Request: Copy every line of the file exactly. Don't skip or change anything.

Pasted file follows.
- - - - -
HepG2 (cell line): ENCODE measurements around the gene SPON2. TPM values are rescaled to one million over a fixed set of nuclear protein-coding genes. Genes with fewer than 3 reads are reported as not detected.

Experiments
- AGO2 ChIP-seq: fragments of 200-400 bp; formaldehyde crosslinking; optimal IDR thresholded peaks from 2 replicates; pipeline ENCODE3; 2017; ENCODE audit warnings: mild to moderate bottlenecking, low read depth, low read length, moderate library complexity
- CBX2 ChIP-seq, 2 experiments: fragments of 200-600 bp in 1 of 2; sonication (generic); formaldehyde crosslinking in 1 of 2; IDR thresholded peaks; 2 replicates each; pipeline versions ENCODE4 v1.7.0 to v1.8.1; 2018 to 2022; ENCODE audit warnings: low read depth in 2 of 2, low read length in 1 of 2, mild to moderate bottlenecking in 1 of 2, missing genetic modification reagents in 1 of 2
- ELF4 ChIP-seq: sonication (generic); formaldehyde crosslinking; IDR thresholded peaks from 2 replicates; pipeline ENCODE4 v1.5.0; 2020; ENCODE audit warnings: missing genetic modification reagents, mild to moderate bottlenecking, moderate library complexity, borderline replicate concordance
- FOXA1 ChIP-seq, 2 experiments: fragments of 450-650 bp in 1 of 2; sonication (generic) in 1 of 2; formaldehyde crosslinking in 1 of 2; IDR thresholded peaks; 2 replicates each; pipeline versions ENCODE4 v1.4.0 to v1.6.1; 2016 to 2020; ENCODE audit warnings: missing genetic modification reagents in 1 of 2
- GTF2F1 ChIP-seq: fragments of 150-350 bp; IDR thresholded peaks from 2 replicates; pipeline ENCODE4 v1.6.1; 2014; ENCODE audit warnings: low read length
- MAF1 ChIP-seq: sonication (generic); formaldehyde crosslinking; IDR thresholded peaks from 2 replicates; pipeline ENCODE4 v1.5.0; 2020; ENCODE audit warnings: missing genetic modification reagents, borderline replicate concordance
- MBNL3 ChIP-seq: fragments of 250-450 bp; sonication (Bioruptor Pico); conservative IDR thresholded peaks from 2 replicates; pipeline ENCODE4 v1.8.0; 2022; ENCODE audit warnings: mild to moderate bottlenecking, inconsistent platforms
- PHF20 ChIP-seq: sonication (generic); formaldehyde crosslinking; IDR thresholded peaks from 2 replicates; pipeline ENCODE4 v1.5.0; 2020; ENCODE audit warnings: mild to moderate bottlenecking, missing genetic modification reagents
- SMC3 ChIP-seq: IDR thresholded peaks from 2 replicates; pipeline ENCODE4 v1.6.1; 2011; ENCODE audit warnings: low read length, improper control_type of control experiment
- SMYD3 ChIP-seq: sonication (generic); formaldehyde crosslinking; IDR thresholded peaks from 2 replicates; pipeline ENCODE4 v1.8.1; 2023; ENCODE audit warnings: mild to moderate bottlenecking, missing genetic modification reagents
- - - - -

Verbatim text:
HepG2 (cell line): ENCODE measurements around the gene SPON2. TPM values are rescaled to one million over a fixed set of nuclear protein-coding genes. Genes with fewer than 3 reads are reported as not detected.

Experiments
- AGO2 ChIP-seq: fragments of 200-400 bp; formaldehyde crosslinking; optimal IDR thresholded peaks from 2 replicates; pipeline ENCODE3; 2017; ENCODE audit warnings: mild to moderate bottlenecking, low read depth, low read length, moderate library complexity
- CBX2 ChIP-seq, 2 experiments: fragments of 200-600 bp in 1 of 2; sonication (generic); formaldehyde crosslinking in 1 of 2; IDR thresholded peaks; 2 replicates each; pipeline versions ENCODE4 v1.7.0 to v1.8.1; 2018 to 2022; ENCODE audit warnings: low read depth in 2 of 2, low read length in 1 of 2, mild to moderate bottlenecking in 1 of 2, missing genetic modification reagents in 1 of 2
- ELF4 ChIP-seq: sonication (generic); formaldehyde crosslinking; IDR thresholded peaks from 2 replicates; pipeline ENCODE4 v1.5.0; 2020; ENCODE audit warnings: missing genetic modification reagents, mild to moderate bottlenecking, moderate library complexity, borderline replicate concordance
- FOXA1 ChIP-seq, 2 experiments: fragments of 450-650 bp in 1 of 2; sonication (generic) in 1 of 2; formaldehyde crosslinking in 1 of 2; IDR thresholded peaks; 2 replicates each; pipeline versions ENCODE4 v1.4.0 to v1.6.1; 2016 to 2020; ENCODE audit warnings: missing genetic modification reagents in 1 of 2
- GTF2F1 ChIP-seq: fragments of 150-350 bp; IDR thresholded peaks from 2 replicates; pipeline ENCODE4 v1.6.1; 2014; ENCODE audit warnings: low read length
- MAF1 ChIP-seq: sonication (generic); formaldehyde crosslinking; IDR thresholded peaks from 2 replicates; pipeline ENCODE4 v1.5.0; 2020; ENCODE audit warnings: missing genetic modification reagents, borderline replicate concordance
- MBNL3 ChIP-seq: fragments of 250-450 bp; sonication (Bioruptor Pico); conservative IDR thresholded peaks from 2 replicates; pipeline ENCODE4 v1.8.0; 2022; ENCODE audit warnings: mild to moderate bottlenecking, inconsistent platforms
- PHF20 ChIP-seq: sonication (generic); formaldehyde crosslinking; IDR thresholded peaks from 2 replicates; pipeline ENCODE4 v1.5.0; 2020; ENCODE audit warnings: mild to moderate bottlenecking, missing genetic modification reagents
- SMC3 ChIP-seq: IDR thresholded peaks from 2 replicates; pipeline ENCODE4 v1.6.1; 2011; ENCODE audit warnings: low read length, improper control_type of control experiment
- SMYD3 ChIP-seq: sonication (generic); formaldehyde crosslinking; IDR thresholded peaks from 2 replicates; pipeline ENCODE4 v1.8.1; 2023; ENCODE audit warnings: mild to moderate bottlenecking, missing genetic modification reagents